British Columbia is in the midst of an overdose epidemic with more than 100 people dying each month. In an effort to save lives, community groups and health providers in Vancouver’s Downtown Eastside now operate several overdose prevention sites (OPS)—places where users can consume drugs safely, under supervision. And while opioid overdoses have been disproportionately impacting men, those spaces need to be welcoming for women as well in order to address the unique harms they experience as a result of their substance use.
Vancouver Coastal Health Research Institute scientist Dr. Jade Boyd has been studying how women access and experience overdose prevention sites. She recently authored a paper on her findings from interviews with 35 women who use OPS in Vancouver.
“Women experience drug-related harms much differently than men. They are more vulnerable to gender-related violence so we want to make sure that harm reduction interventions are equally accessible to them.”
Boyd says women who use drugs in the Downtown Eastside are especially in need of safe consumption sites since many are unhoused or in precarious housing situations. Unsheltered women are much more vulnerable to predators and, with the proliferation of fentanyl-adulterated drugs, they also report being targeted by predators who take advantage of their fentanyl-induced loss of consciousness.
OPS provide a crucial safe haven, but some women report that the sites feel very male-dominated because the majority of drug users are men. “While women didn’t experience violence at the sites, they were often concerned that men who had perpetrated violence against them previously could be at an OPS at the same time as they were,” Boyd says. “They did not feel comfortable with this. They felt that men ‘took up the space’ and had their needs prioritized over women.”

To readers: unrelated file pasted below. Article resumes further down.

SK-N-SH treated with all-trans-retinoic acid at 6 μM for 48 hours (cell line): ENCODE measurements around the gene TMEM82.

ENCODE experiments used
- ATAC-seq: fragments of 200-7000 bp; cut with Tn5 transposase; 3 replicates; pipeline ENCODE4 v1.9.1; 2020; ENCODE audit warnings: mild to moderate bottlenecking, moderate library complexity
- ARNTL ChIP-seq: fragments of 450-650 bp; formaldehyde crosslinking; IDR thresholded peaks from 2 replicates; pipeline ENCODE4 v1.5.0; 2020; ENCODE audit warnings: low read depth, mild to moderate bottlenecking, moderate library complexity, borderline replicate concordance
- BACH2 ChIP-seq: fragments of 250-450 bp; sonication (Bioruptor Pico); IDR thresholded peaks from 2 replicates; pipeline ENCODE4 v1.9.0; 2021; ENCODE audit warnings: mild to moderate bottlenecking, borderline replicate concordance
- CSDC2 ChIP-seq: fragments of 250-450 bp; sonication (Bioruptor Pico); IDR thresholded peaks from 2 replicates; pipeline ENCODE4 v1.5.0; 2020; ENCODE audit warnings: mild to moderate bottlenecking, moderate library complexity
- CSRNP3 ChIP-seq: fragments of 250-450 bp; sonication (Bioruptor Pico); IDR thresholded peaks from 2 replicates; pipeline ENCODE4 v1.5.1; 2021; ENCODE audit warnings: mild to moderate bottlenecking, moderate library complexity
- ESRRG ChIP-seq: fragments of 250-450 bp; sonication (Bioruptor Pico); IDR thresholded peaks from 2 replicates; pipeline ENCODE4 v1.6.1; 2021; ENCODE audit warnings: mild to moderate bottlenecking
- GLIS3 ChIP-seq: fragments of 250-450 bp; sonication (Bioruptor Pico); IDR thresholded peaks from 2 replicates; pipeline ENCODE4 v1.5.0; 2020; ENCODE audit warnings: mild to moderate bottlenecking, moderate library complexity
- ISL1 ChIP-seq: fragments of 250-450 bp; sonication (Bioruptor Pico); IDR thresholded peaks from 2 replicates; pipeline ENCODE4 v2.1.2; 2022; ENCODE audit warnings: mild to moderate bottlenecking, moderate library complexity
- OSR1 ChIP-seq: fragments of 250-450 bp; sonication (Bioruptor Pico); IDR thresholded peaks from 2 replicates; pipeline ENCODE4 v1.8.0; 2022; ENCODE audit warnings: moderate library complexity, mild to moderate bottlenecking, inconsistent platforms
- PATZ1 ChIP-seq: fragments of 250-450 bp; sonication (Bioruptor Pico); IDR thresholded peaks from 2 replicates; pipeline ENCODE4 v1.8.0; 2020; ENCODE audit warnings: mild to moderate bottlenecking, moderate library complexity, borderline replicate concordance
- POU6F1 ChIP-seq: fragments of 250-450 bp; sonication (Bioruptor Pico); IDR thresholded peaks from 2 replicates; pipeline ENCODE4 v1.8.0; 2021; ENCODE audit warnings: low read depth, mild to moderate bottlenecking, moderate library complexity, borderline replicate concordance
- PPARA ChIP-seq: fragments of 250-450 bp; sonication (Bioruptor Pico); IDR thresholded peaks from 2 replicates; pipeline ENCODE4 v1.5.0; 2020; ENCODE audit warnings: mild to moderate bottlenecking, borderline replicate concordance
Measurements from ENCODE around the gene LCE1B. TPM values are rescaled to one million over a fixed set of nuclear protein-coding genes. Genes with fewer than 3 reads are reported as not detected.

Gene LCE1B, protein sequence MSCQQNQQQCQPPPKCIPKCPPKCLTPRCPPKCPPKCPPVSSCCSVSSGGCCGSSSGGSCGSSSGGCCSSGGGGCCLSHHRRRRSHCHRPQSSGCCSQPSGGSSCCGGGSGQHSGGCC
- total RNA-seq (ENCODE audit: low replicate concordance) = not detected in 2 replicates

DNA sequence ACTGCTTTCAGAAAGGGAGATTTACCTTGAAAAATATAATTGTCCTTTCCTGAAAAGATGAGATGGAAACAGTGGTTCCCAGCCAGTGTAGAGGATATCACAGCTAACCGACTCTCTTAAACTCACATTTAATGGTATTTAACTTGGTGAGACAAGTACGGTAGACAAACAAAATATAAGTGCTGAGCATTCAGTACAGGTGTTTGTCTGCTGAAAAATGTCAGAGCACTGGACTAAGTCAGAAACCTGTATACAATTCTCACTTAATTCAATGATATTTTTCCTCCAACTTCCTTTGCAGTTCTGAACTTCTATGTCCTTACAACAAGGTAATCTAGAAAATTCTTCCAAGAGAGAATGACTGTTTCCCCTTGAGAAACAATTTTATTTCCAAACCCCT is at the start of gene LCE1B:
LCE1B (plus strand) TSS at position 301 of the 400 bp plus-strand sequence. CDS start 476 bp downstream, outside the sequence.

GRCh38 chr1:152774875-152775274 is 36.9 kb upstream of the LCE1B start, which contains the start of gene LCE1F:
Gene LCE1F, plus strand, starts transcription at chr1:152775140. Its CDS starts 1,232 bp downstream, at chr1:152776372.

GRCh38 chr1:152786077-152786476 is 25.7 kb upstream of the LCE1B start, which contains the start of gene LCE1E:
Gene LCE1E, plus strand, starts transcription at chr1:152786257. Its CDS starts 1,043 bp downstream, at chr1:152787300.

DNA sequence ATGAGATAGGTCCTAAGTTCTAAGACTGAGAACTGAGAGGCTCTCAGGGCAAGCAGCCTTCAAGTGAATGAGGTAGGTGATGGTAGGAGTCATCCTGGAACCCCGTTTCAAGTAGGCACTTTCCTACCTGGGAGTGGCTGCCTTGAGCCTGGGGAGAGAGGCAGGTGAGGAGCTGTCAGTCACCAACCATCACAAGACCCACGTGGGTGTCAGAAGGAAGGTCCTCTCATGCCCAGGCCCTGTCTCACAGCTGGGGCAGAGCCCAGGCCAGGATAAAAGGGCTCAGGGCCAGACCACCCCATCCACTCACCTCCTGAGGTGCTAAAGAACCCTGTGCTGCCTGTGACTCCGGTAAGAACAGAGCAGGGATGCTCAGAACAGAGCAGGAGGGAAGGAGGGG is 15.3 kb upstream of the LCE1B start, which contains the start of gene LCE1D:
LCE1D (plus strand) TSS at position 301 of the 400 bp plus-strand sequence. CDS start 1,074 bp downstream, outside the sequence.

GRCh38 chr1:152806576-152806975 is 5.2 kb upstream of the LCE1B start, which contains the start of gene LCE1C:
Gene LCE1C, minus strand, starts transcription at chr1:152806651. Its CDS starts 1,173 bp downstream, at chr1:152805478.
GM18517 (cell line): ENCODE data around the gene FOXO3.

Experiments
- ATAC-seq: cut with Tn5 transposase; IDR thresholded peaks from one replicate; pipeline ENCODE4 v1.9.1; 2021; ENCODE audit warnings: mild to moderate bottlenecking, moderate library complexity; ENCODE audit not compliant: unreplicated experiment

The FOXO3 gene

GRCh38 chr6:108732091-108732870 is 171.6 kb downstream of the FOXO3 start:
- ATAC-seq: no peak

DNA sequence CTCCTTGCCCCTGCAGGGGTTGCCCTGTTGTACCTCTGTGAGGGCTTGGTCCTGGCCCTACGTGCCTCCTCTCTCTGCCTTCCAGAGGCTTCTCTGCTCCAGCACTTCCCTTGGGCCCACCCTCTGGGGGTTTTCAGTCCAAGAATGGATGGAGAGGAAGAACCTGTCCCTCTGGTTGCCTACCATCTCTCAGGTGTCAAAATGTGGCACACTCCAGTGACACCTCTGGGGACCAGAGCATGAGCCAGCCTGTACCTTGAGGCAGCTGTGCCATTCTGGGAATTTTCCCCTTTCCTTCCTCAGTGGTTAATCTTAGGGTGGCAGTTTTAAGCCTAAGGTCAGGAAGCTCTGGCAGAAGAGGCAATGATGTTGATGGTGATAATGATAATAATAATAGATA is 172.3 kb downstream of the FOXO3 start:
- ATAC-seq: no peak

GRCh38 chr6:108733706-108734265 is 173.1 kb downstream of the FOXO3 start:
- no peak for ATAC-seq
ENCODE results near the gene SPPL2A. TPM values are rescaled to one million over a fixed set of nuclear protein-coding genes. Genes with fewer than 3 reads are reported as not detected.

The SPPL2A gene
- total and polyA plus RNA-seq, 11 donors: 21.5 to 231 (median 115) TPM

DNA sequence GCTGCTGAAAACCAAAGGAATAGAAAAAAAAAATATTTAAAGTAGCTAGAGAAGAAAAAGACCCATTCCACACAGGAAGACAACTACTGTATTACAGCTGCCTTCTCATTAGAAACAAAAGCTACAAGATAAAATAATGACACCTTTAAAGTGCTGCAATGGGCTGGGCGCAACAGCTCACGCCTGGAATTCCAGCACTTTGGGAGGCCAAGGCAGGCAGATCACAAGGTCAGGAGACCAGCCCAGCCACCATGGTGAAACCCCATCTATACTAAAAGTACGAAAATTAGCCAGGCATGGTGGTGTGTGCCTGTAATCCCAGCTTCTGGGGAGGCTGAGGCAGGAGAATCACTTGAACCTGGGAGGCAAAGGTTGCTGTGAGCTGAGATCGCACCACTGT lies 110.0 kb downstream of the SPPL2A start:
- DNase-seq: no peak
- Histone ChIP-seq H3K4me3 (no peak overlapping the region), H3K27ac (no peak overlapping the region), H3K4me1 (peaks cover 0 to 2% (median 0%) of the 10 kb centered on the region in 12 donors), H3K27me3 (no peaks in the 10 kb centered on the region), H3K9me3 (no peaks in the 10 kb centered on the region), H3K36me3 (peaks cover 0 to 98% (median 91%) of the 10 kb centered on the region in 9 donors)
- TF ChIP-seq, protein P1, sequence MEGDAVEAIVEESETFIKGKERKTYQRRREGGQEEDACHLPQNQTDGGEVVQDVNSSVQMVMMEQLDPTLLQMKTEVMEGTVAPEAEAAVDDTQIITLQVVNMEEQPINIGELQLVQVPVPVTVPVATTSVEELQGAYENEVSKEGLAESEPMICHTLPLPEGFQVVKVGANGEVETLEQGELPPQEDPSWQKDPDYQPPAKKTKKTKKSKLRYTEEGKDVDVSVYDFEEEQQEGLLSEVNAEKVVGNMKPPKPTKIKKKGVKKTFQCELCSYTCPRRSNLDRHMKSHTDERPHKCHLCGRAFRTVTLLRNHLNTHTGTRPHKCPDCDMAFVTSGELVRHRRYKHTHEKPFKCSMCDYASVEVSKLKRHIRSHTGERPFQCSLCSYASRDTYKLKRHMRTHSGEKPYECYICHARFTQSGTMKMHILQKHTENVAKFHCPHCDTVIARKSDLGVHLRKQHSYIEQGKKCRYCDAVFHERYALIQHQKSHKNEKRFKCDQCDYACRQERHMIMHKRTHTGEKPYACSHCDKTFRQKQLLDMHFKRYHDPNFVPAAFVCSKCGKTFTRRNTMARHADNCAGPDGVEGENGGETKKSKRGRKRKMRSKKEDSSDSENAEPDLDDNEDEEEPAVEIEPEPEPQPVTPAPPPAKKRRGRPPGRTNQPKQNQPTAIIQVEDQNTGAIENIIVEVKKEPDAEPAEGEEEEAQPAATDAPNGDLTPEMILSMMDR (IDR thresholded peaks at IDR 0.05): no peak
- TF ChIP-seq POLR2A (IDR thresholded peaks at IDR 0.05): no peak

Boyd’s intention with the study is to optimize ways to remove barriers to equitable access for women. She is not criticizing the work done to date. “OPS are an invaluable community-led response to this crisis. Not a single overdose death has occurred at any of these sites.”
“All the overdose prevention site providers share the goal of equitable access. We just need to tailor strategies so women feel more welcome and willing to use these services.”
Boyd says one thing women do appreciate is the low-barrier approach of OPS. For example, the sites allow for assistance with injection in a safe environment—something women require more often than men. Indigenous and more marginalized women also said they liked the non-medical, peer-based model (sites are often supervised by local residents, many of them former drug users) feeling that it was less biased against them.
When Boyd conducted her interviews, all of the OPS were mixed-gender. Since then, a women-only (transgender-inclusive) site has opened in the DTES. Boyd plans to study it next. She says the main take-away from her initial research is to keep the dialogue going. “We need to keep talking to women about what works for them. Peer-led responses that are culturally responsive and gender specific seem to work."
"At the end of the day, everyone’s goal is to save lives.”
Moving beyond stop-gap measures
Boyd says while Vancouver’s OPS could serve as a model for the rest of Canada, they are an emergency and short-term response. She says it is time to look at more substantial ways to end the overdose crisis and shift from a criminal framework to one of harm reduction and public health.
“Prohibition is one of the biggest drivers of the overdose crisis. People don’t have legal access to safe and unadulterated drugs. Men are experiencing high overdose deaths and women are experiencing other consequences.”
And although OPS help, Boyd says they are limited to a small geographical area. “We’re not reaching all the people who are overdosing in their homes. We’re not reaching users outside the Vancouver core and in rural areas. That’s why we need to look at prohibition. Too many people are dying and harm reduction should be our main concern.”